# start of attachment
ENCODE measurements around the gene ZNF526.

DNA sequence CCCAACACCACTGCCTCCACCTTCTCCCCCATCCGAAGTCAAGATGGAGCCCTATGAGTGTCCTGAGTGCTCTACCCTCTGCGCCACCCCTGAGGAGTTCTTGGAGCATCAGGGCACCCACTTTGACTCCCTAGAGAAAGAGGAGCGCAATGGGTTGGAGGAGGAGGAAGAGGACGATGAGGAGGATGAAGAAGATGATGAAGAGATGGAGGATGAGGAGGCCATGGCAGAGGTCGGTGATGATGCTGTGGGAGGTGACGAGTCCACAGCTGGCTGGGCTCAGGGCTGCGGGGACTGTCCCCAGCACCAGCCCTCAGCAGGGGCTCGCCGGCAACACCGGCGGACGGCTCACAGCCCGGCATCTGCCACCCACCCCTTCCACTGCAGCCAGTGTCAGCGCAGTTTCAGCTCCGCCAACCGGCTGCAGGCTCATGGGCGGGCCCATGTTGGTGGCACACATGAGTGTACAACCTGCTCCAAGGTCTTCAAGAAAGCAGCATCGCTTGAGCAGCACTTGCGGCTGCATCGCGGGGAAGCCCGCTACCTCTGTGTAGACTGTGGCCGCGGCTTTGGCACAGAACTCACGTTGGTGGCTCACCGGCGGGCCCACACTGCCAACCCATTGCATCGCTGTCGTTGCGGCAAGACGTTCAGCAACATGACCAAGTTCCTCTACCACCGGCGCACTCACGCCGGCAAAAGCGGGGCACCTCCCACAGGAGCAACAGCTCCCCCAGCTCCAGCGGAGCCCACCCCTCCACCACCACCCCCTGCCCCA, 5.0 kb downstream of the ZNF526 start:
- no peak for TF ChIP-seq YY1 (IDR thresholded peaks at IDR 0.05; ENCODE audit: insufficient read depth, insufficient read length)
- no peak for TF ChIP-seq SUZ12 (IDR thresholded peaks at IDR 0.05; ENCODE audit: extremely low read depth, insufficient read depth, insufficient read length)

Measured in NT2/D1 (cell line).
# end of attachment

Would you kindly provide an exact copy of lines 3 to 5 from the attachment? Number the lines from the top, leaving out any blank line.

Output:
- no peak for TF ChIP-seq YY1 (IDR thresholded peaks at IDR 0.05; ENCODE audit: insufficient read depth, insufficient read length)
- no peak for TF ChIP-seq SUZ12 (IDR thresholded peaks at IDR 0.05; ENCODE audit: extremely low read depth, insufficient read depth, insufficient read length)

Measured in NT2/D1 (cell line).